And there's the problem: we have conveniently dissociated ourselves from all we depend on (corporations especially; they make daily life in America possible) and keep ourselves apart and clean, unsullied by all those...well, other people. A corporation is not a person (except as a convenient legal fiction, for reasons which actually make sense, Citizens United notwithstanding), but it is run by and for persons. At one extreme, we all know of "apologists" who were only doing their job, despite the results. At the other extreme, we know there are few "mad scientists" bent on absolute knowledge and indifferent to consequences. Yet any mention that scientists can wield inordinate power yields cries of ignorance as to what scientists "really do", or perhaps simply ignore Edward Teller as an outlier.
We are all of us pure; it is "them" you have to look out for. So the trick is to never be "them;" to be in the world, but not of the world.
But how do we do that? We can never forget that the predicaments of modern life are almost all the result of science and the "scientific process." Does this make science evil? No, but simply because individuals insist their hearts are pure and their intentions beneficent, doesn't mean evil isn't still done. The Church faces the same predicament: good as it may intend to be, evil results can still occur. Miserable creatures that we are, who is there to deliver us from this paradox?
Maybe we can deliver ourselves.
Oh, not entirely; but it is our idea of the community and the individual that is at the root of the problem. I punted the issue a bit earlier when I pointed out my purity of heart may will one thing, but the purity of heart of the church can never be established by willing one thing because, no matter how monolithic the Church may seem, its members never will one thing together at one time. That is the problem with institutions: they cannot be single-minded. At least, they cannot be single-minded and pure of heart; when they are single-minded, we seem to assume they are evil and driven only by their relentless malevolence (the other assumption is that they are flailing aimlessly, because they are not
single-minded). The institution is one thing, the individual another, and as Reinhold Niebuhr pointed out
, they have unalterably different ends.
But Niebuhr's brother Richard thought Reinhold had come to the wrong conclusion; and perhaps Richard was right. We cannot assume the perfectability of the institution arising from the perfectability of human nature, and not merely because we cannot presume the perfectability of human nature. We cannot link the hearts of the individuals with the telos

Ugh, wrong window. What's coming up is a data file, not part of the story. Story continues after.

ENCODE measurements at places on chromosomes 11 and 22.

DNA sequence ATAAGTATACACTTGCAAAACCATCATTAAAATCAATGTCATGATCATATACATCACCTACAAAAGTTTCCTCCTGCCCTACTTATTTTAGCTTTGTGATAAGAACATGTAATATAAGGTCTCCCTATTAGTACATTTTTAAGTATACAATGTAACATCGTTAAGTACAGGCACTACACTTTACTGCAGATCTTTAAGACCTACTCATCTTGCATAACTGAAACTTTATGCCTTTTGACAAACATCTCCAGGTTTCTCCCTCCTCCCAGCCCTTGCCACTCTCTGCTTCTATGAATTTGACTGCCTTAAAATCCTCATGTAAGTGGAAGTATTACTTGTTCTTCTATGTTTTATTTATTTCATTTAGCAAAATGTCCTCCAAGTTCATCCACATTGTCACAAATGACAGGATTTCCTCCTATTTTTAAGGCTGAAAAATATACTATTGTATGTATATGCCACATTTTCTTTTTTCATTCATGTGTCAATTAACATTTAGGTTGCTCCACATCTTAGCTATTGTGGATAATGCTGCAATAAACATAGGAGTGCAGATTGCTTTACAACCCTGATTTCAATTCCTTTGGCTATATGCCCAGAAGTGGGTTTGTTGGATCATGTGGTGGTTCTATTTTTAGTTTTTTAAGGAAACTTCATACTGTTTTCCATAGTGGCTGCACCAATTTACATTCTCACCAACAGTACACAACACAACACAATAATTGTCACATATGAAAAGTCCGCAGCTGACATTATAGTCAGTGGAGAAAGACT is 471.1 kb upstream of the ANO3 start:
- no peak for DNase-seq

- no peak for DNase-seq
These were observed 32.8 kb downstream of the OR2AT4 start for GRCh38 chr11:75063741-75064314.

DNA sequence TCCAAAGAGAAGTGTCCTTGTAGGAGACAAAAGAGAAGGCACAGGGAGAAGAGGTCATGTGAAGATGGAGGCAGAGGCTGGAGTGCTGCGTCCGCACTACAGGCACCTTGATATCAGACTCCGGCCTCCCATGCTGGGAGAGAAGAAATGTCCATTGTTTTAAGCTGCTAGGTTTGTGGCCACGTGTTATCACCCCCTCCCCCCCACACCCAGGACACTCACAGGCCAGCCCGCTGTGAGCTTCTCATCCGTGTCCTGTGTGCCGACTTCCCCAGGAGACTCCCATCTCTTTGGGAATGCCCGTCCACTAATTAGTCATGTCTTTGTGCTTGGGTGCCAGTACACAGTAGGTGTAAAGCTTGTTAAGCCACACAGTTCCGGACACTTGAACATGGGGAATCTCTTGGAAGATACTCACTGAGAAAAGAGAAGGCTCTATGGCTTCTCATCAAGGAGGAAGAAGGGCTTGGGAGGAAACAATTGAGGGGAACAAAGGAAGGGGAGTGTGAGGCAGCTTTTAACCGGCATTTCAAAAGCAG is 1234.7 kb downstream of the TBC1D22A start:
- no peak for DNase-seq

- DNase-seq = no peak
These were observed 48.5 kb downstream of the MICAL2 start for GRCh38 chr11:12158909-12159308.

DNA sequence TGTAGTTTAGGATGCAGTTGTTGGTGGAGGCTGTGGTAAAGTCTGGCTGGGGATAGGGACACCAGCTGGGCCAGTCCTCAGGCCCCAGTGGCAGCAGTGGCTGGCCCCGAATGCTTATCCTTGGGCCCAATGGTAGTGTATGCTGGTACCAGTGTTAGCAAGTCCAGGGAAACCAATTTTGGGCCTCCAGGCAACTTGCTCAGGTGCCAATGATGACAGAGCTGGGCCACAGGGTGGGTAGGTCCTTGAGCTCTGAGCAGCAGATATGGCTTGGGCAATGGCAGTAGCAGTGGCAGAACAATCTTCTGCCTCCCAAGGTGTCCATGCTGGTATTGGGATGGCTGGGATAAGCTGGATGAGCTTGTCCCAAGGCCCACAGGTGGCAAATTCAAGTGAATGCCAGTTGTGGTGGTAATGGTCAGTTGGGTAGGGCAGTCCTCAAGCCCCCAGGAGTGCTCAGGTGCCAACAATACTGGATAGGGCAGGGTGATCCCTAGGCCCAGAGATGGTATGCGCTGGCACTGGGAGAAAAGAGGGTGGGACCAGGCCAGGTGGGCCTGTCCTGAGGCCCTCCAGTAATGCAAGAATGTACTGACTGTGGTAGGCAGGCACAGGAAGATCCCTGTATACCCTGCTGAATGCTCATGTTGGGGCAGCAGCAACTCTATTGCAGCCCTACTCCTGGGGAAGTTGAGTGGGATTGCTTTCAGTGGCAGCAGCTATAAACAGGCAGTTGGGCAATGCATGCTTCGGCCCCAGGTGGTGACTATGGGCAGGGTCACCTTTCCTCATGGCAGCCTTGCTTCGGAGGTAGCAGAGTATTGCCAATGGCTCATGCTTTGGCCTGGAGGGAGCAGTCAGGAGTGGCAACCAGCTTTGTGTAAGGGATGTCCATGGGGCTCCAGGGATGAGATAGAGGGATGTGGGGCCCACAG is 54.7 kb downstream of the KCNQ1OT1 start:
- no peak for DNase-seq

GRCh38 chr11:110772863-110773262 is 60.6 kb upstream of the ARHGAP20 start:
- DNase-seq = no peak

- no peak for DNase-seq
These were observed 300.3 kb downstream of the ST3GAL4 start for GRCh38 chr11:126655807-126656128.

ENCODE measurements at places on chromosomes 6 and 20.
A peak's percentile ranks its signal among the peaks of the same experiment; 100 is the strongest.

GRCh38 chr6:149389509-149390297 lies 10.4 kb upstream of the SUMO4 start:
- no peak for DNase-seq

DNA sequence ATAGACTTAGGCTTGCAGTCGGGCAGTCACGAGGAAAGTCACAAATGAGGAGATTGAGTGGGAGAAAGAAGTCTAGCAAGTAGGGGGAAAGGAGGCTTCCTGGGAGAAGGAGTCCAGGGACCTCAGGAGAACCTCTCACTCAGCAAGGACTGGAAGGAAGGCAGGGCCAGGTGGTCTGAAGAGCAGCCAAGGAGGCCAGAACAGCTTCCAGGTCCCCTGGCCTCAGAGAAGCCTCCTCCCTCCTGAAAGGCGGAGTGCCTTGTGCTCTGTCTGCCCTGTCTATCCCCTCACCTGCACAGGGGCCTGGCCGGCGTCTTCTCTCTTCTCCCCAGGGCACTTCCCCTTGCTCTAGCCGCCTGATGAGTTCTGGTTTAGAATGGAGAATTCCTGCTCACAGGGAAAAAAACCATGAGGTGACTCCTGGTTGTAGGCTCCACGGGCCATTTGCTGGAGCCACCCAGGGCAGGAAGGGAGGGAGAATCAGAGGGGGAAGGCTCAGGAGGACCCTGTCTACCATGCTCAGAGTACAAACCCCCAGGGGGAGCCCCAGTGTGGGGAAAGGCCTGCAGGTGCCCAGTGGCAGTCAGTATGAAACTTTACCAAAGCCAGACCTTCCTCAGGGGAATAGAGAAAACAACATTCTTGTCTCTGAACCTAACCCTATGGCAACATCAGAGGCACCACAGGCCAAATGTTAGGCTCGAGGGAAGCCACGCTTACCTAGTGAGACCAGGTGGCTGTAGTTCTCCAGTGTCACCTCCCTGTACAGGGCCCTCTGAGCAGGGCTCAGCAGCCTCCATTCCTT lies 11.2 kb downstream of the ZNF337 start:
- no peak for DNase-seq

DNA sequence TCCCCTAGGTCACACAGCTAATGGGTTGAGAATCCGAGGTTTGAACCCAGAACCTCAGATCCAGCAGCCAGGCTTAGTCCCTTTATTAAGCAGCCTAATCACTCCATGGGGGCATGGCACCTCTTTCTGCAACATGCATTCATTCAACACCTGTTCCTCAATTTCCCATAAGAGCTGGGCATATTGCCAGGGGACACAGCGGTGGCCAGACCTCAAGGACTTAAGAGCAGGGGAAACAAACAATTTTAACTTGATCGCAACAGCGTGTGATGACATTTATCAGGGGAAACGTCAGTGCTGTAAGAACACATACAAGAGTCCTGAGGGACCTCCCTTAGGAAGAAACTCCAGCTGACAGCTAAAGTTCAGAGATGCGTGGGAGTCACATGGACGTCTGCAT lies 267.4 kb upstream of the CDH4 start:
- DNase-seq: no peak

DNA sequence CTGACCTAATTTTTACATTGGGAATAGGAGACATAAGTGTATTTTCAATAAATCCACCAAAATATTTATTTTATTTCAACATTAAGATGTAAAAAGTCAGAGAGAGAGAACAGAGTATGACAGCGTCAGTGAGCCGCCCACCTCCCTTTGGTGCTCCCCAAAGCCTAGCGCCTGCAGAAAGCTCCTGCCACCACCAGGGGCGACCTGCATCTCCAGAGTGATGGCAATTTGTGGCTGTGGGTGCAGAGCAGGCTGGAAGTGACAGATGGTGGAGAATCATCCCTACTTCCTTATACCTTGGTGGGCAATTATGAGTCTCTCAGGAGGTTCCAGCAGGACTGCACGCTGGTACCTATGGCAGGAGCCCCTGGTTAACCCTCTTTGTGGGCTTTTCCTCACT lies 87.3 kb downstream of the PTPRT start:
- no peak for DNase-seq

of the institution, even if we recognize that the institution is nothing more than the people who establish it. That doesn't mean we can't expect the institution to do good even if it isn't the good we would do. The real problem is: what good would we do?
It's a tougher question than it appears to be. As Brian Morton points out
, "Be the change you want to see in the world" sounds good, but it's actually rather weak tea:
Gandhi’s words have been tweaked a little too in recent years. Perhaps you’ve noticed a bumper sticker that purports to quote him: “Be the change you wish to see in the world.” When you first come across it, this does sound like something Gandhi would have said. But when you think about it a little, it starts to sound more like ... a bumper sticker. Displayed brightly on the back of a Prius, it suggests that your responsibilities begin and end with your own behavior. It’s apolitical, and a little smug.
Sure enough, it turns out there is no reliable documentary evidence for the quotation. The closest verifiable remark we have from Gandhi is this: “If we could change ourselves, the tendencies in the world would also change. As a man changes his own nature, so does the attitude of the world change towards him. ... We need not wait to see what others do.”
Here, Gandhi is telling us that personal and social transformation go hand in hand, but there is no suggestion in his words that personal transformation is enough. In fact, for Gandhi, the struggle to bring about a better world involved not only stringent self-denial and rigorous adherence to the philosophy of nonviolence; it also involved a steady awareness that one person, alone, can’t change anything, an awareness that unjust authority can be overturned only by great numbers of people working together with discipline and persistence.